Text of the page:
A Slender Tether – Jess Wells (Fireship Press)

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I love the immersion necessary for historical and speculative fiction. Nothing quite allows me to sink into the narrative as deeply as these two fields because they offer me worlds that are not, distractingly, just outside my window. And Jess Wells (The Mandrake Broom) has mastered the art of the immersive historical, exemplified by her latest release from Fireship Press, A Slender Tether.

A Slender Tether consists of three linked (some by a rather slender tether) novellas, all of which take place in France during the reign of the mad king, Charles VI. The first and longest, “The Raptor Among Bluebirds,” details the struggles of Christine de Pizan, the first female author in France, as she begins her career against many odds. De Pizan, a real historical figure, is a powerful character, as aimless at first as she is driven. Despite the attitudes and prejudices of both her family and society, she reads and writes. At first, she helps out her husband, Etienne, by scribing for him on the sly ,but her ambition soon leads her to original projects.

When Etienne dies, Christine finds herself the sole support of her family, including her previously wary mother-in-law Tessa. The conflict between these two is brilliant, and Wells wrings every bit of drama as well as pathos from their arguments and the sad situation they ultimately find themselves in. Wells’s command of detail and nuance is so expert, and the world she creates so wholly credible that the reader easily shares Christine’s sense of frustration as well as her elation at her ultimate success.

“The Gong Farmer’s Tale” is the shortest of the lot and concerns a failed physician who punishes himself for his hubris by becoming a collector and farmer of human excrement for fertilizer. Parable-like in tone, this story has a twisty ending that forbids much exposition about it. He has a brief encounter with the de Pizan family, providing the slender tether connecting it to the previous story.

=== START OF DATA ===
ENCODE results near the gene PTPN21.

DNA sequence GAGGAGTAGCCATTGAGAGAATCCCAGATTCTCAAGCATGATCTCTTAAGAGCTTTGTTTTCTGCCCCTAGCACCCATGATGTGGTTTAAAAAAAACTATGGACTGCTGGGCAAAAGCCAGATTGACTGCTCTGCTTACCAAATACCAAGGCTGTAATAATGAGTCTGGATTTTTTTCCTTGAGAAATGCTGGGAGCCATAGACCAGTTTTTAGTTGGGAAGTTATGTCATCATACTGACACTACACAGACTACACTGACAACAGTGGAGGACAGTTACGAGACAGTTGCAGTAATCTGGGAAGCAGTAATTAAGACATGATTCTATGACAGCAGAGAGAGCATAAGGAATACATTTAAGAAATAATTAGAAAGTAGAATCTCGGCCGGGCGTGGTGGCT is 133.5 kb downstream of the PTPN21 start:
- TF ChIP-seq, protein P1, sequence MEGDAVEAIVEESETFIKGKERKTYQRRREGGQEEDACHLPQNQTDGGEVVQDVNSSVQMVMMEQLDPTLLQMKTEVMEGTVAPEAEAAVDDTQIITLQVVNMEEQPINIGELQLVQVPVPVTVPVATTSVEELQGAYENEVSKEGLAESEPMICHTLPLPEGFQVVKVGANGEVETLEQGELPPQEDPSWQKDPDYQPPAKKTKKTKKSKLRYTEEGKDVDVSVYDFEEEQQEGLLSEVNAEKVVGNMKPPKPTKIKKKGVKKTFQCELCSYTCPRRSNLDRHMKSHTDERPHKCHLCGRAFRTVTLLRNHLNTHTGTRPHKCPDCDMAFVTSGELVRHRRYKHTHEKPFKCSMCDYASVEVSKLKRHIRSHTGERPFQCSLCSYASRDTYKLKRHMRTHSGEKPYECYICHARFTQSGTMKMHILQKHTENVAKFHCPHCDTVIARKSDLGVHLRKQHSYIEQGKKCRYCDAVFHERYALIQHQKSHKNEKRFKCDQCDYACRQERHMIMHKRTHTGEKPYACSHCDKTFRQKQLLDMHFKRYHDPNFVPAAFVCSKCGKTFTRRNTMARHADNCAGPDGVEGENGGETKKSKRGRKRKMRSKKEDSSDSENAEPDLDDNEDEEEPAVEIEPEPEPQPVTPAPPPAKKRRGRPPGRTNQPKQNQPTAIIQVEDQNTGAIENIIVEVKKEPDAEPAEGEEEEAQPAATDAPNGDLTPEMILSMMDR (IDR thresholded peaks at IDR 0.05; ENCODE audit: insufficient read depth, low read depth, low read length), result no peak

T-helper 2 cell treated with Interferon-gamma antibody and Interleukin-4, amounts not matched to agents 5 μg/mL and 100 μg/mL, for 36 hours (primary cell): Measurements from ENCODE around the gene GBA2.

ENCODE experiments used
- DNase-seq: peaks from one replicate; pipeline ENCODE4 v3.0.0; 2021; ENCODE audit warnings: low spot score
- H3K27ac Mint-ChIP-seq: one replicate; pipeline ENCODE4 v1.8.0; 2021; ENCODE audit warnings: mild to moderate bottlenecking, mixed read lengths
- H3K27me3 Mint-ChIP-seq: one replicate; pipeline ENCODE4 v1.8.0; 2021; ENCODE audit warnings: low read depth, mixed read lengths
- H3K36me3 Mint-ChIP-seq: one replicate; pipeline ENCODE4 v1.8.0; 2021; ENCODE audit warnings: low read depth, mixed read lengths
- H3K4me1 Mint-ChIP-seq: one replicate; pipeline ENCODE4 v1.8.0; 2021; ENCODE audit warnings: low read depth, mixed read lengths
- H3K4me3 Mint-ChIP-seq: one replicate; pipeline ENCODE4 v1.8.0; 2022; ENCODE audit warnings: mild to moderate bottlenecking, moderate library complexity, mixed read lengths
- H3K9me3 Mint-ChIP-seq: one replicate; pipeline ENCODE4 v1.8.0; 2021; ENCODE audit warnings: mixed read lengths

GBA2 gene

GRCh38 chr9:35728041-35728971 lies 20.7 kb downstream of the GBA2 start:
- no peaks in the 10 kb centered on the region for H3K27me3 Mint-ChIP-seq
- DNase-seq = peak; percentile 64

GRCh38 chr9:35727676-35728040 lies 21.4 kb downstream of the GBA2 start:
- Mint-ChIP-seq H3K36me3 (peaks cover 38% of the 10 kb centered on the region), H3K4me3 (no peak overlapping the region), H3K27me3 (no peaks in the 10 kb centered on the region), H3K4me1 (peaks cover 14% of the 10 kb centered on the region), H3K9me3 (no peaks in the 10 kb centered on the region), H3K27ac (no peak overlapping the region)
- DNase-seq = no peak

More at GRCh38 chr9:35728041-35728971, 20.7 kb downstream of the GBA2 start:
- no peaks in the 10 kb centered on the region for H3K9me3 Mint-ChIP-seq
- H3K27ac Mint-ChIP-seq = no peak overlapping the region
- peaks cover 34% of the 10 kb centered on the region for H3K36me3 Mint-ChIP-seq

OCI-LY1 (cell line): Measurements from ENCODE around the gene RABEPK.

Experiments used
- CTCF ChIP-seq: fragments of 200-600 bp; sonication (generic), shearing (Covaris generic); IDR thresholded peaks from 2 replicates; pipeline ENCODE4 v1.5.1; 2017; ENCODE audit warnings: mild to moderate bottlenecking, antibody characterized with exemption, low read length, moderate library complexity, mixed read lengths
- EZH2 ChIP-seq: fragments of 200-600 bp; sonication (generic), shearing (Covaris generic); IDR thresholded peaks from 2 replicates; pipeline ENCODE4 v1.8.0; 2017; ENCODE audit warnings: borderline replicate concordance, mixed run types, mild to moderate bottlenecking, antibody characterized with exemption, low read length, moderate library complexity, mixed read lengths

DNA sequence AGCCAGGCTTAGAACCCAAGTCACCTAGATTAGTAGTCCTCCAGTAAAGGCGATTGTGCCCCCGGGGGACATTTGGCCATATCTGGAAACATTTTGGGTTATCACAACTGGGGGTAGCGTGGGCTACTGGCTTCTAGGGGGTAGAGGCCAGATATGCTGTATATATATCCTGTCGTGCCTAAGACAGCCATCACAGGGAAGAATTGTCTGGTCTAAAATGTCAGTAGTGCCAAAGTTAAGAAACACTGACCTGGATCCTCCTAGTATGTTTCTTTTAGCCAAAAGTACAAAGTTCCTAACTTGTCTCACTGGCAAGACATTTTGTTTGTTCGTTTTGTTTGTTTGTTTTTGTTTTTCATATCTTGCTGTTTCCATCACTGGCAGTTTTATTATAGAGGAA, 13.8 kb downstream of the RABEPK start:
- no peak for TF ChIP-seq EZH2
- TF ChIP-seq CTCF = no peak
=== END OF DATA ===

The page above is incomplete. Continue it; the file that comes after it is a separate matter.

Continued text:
“The Vat-Man’s Promise” also features a strong female character, Monique, who chafes against the usual options available to women of that era—marriage or the cloister. Monique, however, doesn’t see the clear path to that freedom that Christine does. Hers is accidental as she attempts to buy paper from a mill whose owner has suddenly gone blind. Due to a contractual oversight, the mill falls to her and she becomes an apprentice in her own business. The slender tether here is that this mill makes the paper used by Etienne de Pizan and his father-in-law Tomasso in Charles’ court library.

As in the first story, all are brilliantly conceived and perfectly executed. Is this a queer book? No, not specifically. However, these strong women POV characters as well as their outsider status drive the very queer themes of rejection by family and society for a desire to live one’s life the way one sees fit. These women are rebels, fighting against an oppressively patriarchal system and succeeding just fine, thank you very much.

A Slender Tether is an engaging, rewarding read. Highly recommended.

©, 2013, Jerry Wheeler

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